readings (measured by assaying nitrogen content).
An AP/NBC release quoted Michiel Keyzer, director of the Center for World
Food Studies at Amsterdam's Vrije Universiteit as saying, “This really shows
the risks of food purity problems combining with international trade.” The
AP release reminded us that manufactured goods, exports of
meat, produce, and processed foods from China have soared in recent years.
Banned Chinese Food Products
China has tried to improve inspections because they are a little worried
about losing access to foreign markets. However, excessive amounts of
pesticides and chemical fertilizers are still used to boost yields. High
antibiotic or pesticide residues have caused Europe and Japan to ban Chinese
shrimp, honey and other products. Hong Kong blocked imports of turbot (fish)
last year after inspectors found malachite green, a carcinogen used to treat
fungal infections. Chinese farmers use cancer-causing red dye to deepen the
color of yolks and thus boost the value of their eggs. They have fed asthma
medication to pigs because it can produce leaner meat. China's own Health
Ministry reported almost 34,000 food-related illnesses in 2005, with spoiled
food accounting for the largest number, followed by poisonous plants or
animals, and then the use of agricultural chemicals.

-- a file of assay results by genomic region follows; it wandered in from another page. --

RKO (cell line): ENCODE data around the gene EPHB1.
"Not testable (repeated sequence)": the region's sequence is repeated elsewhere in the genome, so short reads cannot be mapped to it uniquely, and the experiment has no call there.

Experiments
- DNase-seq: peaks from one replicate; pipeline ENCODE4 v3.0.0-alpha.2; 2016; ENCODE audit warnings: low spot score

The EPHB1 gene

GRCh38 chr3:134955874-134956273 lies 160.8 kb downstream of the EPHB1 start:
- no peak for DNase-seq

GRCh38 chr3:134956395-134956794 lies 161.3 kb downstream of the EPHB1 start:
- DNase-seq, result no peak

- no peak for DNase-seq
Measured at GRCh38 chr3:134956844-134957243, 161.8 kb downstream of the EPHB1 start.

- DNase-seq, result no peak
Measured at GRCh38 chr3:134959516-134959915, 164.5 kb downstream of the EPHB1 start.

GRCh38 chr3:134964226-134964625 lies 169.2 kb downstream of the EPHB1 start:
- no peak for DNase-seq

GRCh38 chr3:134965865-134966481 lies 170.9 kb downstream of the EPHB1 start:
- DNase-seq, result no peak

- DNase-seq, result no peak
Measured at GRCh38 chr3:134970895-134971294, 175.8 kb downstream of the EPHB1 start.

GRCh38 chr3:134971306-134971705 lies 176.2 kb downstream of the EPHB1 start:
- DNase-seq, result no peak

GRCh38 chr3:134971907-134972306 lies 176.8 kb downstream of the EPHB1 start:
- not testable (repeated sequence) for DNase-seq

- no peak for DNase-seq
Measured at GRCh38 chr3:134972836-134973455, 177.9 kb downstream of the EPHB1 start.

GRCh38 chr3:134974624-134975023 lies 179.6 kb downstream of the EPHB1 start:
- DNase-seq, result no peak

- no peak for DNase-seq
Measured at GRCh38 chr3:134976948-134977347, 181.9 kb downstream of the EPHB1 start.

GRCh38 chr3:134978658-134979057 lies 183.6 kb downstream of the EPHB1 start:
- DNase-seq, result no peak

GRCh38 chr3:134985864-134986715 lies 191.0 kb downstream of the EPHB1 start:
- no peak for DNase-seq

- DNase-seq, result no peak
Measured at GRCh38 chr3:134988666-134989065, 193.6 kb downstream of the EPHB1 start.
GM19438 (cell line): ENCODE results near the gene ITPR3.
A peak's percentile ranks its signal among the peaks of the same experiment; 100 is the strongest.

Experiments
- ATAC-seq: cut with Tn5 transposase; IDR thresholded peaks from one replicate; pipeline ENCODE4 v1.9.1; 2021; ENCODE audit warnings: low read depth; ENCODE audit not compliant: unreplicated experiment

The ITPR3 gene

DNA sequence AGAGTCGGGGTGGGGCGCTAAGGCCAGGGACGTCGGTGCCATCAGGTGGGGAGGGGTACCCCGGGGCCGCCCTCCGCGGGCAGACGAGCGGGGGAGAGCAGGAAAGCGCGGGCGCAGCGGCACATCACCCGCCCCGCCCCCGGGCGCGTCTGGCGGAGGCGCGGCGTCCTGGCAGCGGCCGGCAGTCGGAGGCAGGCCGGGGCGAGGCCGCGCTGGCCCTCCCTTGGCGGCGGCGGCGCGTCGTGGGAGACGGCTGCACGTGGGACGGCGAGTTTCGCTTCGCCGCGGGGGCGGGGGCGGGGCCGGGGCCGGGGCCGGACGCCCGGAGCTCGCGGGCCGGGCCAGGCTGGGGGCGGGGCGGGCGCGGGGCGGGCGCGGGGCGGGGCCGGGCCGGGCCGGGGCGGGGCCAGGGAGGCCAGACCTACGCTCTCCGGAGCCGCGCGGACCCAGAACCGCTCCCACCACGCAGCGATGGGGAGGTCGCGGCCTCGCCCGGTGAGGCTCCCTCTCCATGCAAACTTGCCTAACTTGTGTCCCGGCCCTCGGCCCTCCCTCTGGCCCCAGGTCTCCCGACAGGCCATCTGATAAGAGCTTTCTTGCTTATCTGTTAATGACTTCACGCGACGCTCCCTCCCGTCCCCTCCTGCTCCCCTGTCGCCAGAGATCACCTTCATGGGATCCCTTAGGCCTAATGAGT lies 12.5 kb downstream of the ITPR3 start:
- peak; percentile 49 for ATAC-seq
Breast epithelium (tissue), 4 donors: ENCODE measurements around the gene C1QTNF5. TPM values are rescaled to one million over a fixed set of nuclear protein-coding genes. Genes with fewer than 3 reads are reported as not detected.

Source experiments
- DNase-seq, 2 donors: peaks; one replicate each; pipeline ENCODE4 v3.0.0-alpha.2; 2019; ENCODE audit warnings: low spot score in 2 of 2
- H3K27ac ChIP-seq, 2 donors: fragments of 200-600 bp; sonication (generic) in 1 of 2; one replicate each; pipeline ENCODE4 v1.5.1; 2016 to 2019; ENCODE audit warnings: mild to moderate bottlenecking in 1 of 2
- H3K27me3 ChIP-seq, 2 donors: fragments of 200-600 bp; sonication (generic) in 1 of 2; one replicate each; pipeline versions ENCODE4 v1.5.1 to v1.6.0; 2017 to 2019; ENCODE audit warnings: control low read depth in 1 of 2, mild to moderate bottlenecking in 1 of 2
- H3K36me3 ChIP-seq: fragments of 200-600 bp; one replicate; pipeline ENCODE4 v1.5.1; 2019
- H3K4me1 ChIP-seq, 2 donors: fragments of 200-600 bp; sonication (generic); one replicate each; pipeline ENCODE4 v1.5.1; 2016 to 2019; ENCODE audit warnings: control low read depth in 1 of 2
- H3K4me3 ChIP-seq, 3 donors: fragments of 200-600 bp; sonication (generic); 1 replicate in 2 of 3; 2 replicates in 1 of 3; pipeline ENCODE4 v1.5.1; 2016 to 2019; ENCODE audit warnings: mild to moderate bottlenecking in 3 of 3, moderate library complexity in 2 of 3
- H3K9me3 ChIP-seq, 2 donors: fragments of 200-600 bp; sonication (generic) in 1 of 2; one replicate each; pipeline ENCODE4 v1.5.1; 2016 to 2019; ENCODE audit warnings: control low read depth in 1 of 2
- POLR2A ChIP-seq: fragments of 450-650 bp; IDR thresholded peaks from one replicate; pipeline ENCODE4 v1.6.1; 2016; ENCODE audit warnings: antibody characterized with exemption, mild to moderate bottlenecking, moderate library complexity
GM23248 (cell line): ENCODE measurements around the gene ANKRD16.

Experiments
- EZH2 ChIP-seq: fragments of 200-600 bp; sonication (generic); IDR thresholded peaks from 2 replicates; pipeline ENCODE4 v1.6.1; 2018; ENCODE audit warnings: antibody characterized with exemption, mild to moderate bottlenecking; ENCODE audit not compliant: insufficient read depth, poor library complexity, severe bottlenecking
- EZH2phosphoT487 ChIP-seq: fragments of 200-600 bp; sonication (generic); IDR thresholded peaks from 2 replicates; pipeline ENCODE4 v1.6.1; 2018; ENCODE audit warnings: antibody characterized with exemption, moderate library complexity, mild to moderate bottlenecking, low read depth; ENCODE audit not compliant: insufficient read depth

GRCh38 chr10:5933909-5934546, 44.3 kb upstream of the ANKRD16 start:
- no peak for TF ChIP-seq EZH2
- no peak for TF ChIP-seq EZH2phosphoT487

another poison has had devastating results. The New York Times on May 6,
2007 reported ethylene glycol in foodstuffs! Yes, it is what you put it
in your car radiator to prevent freezing and corrosion; a syrupy,
sweet-tasting poison like the more expensive (but edible) glycerin commonly
used to sweeten drugs, food, toothpaste and other products. According to the
Times, the toxic syrup has figured in at least eight mass poisonings
around the world in the past two decades. In three of the last four cases it
was made in China, which has become a major source of counterfeit drugs.
If not blatantly intentional, such incidents are no accident. The poison has
been used in all sorts of medicine — cough syrup, fever medication,
injectable drugs. Counterfeiters profit by substituting ethylene glycol for
the safe but more expensive syrup in drugs, food, toothpaste and other
Last year, Panamanian government officials unwittingly used diethylene
glycol in 260,000 bottles of cold medicine with a reported 365 deaths
resulting. Chinese companies that made and exported the poison claimed it
was 99.5 percent pure glycerin. But the New York Times traced the medicine
backwards through three trading companies on three continents. The Times
eventually found out that the manufacturer was not even certified to make
pharmaceutical ingredients. Besides Panama and China, the toxic syrup has
caused mass poisonings in Haiti, Bangladesh, Argentina, Nigeria and India.
Imported Vitamins and Drugs
China produces 90 percent of U.S. vitamin C,
as well as the bulk of vitamins A, B-12, and E we import. China’s ability to export
low quality, counterfeit, or fraudulently labeled supplements at a low price
has driven almost everyone else out of the vitamin business.
But that’s not all. Chinese pharmaceutical companies have also taken over
much of the world market in the production of antibiotics, analgesics,
enzymes and primary amino acids. An industry group states that China makes
70 percent of the world's penicillin, 50 percent of its aspirin and 35
percent of its acetaminophen (you may know this one best under the brand
name Tylenol), Next time you have a headache, that knowledge just might make
it worse! Of course, China's vitamin producers are trying to reassure U.S.
consumers that their imported vitamins are safe. But given their track record in pet